As scholars know well, polemics are of a limited utility, seeing as they focus on just one side of the story. Such one-sided argumentation that becomes a college essay generally does not receive good grades and neither should McMaster’s. So blinkered is the retired general that he cannot muster a single, positive word about China. Therefore, a few examples are furnished here to make the point.
China is one of the leading contributors to U.N. peacekeeping, including in some rough locales, such as Sudan and Lebanon. It has provided foundational support for the establishment of the Africa Center for Disease Control (CDC). Those deeply familiar with bottlenecks in the developing world, moreover, know that Chinese infrastructure is making a definite contribution to decreasing global poverty. Most importantly, the general is silent on the most obvious of national security indicators: China has not resorted to the use of large-scale armed force against another state since 1979 — a rather remarkable record of restraint for a great power.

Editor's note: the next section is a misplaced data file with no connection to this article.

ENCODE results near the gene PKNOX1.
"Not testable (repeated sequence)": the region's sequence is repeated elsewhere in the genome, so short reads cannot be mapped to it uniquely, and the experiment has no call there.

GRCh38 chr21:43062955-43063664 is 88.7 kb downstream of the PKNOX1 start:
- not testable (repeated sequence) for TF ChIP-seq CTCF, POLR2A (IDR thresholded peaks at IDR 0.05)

Others have rightly pointed out the irony that McMaster himself calls in the essay for “strategic empathy,” but evinces little in his own analysis. He has the obligatory quote from the “godfather of American sinology” John King Fairbank, but McMaster might wish to read Fairbank more carefully. Were the general to do so, he might understand Fairbank’s key conclusion that, overall, “the man of violence was of course looked down upon” by Chinese culture in rather a clear contrast to both Japanese and most Western societies.
McMaster likewise pays lip service to the “Century of Humiliation,” but seems blithely unaware of any American role in that sordid enterprise. Fairbank, by contrast, wrote about the considerable U.S. role in trading opium in China before and after the Opium War (1839-42).